No Child Left Behind? Well, how’d they get behind to begin with!?
An under-advantaged young adult with “issues” finds inspiration in something they never knew they had a talent in and uses their talents to extend themselves far beyond what they ever thought they could possible offer. They are inspired by someone they care about, and in the end persevere over extreme adversity.
Their stories are told at every motivational conference. Devotional books and Lifetime specials are chuck full of their stories. Oddly enough, they are also the plot structure of nearly every Adam Sandler film I ever watched! But I’d like to talk to you today about “No Child Left Behind.” Not the Federal law about increasing standards in the public school systems. Rather, the concept of always offering that second chance.
The Bible says that through Jesus we a forgiven of our sins. (Act 10:43) It also says, “Do not judge, or you too will be judged. For in the same way you judge others, you will be judged, and with the measure you use, it will be measured to you.” (Matthew 7) I like that verse a lot. It reminds me that I continue to be a student every time I step in front of a class as a teacher. And without getting too specific, you can probably drudge up some personal reference of a teacher you’ve had or a boss…or neighbor…or friend, who simply “did their job” everyday. They showed up…checked in…and did there job. Not much more than that.
I have the privilege of teaching over 135 students at Faith Lutheran. I direct onstage more than that in a year. That’s a lot of impressionable minds….listening to me! What power! (I can even write detentions!) But, if you think about that….what POWER. These are students who arrive everyday with preconceived notions, varied backgrounds, and wild opinions. These are the same people that will grow up to become my boss, or your superior, or the next world leader. (Cliche’s aside.) Who knows what will happen, but for now, their focus and attention is all mine. I can crack open text books and pour out words from publisher after publisher. I could have “free time” and allow them to rest or exercise their opinions in whatever way they like. I could even lean in close…and talk seriously about what I believe…and if I’m persuasive enough, motivate them to begin thinking for themselves. What POWER.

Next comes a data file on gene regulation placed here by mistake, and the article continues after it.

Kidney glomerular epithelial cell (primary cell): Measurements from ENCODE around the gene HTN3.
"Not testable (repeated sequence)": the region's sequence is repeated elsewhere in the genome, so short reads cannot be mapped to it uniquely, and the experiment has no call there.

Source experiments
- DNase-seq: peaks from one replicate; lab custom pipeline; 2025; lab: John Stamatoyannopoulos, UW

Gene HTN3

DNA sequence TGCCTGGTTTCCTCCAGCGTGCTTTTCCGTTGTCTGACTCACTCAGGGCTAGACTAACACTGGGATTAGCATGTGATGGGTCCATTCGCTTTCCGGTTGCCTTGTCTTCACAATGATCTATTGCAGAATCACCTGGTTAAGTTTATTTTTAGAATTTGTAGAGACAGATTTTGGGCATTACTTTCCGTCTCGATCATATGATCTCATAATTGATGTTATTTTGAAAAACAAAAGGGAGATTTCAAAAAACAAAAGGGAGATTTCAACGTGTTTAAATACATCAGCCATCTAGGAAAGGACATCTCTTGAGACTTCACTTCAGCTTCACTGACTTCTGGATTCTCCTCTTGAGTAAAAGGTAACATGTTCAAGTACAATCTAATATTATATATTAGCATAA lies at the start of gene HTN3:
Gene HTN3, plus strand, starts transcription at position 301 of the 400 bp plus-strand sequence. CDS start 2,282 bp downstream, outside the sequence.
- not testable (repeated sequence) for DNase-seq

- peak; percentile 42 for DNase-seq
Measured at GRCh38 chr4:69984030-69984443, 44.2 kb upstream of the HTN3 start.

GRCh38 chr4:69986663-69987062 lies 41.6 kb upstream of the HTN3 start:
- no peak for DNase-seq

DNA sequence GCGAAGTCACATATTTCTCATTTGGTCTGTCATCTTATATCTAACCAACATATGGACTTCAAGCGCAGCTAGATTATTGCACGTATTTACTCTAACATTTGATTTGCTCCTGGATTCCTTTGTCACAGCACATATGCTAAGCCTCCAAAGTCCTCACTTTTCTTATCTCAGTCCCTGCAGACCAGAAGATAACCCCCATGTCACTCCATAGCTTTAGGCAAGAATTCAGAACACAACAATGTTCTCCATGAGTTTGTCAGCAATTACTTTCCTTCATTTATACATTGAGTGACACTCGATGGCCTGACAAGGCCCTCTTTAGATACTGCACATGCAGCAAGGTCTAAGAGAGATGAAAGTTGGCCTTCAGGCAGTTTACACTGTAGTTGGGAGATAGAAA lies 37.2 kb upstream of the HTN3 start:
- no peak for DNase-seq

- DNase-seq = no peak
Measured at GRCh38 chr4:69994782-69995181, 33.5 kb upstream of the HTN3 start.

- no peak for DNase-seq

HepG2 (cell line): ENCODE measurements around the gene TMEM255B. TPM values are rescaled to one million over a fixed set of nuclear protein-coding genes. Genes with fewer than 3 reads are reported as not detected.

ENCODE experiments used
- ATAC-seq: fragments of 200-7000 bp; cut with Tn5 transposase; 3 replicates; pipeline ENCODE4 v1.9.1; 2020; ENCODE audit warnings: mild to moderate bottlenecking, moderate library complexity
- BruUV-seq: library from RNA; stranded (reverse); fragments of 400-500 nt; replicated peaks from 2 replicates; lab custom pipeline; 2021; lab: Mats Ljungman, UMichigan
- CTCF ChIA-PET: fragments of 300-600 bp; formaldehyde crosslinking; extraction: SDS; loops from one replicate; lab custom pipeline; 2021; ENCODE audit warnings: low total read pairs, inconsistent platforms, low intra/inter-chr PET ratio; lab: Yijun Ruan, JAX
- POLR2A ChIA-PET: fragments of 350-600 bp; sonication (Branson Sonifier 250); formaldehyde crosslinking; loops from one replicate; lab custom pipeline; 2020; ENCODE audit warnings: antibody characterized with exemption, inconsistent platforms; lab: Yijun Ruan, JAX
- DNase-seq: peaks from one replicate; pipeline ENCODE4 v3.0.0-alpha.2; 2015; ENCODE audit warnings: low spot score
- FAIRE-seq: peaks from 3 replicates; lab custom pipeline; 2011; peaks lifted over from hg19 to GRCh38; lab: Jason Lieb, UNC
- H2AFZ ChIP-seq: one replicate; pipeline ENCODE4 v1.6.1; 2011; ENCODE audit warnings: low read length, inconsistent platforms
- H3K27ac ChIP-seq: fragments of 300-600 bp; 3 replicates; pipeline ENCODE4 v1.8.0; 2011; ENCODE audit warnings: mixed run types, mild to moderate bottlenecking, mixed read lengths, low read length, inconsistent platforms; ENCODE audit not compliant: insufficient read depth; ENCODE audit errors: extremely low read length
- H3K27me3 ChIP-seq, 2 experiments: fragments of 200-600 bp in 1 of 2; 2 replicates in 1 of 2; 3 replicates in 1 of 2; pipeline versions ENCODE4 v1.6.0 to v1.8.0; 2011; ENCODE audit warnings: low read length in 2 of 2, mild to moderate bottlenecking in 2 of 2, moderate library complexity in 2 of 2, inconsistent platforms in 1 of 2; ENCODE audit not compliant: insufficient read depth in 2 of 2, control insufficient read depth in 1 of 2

It’s like driving a car. Here’s an expensive, powerful, and forceful luxury item that has been entrusted to me so that I may make travel more convenient. It has the capacity to move fast or slow…manipulate through traffic…and honk to ward off danger. But it also has the capacity to kill people. It all depends upon the driver. Teachers are “driving instructors.”
School is far too concerned about a student’s progress and behavior to worry about things like “are they interested” or “do they care?” It’s sad really. I can’t recall a single time my high school History teacher or Math instructor leaned over and asked me if I liked what we were doing. Imagine that! “Um, not really.” What then? I think it is every teacher’s job to not only instruct…but to make sure that the student is engaged enough to want to re-approach the next period. After all we only have them in class for 1.5 hours every other day. (We have block scheduling people. I don’t know how public schools do it!)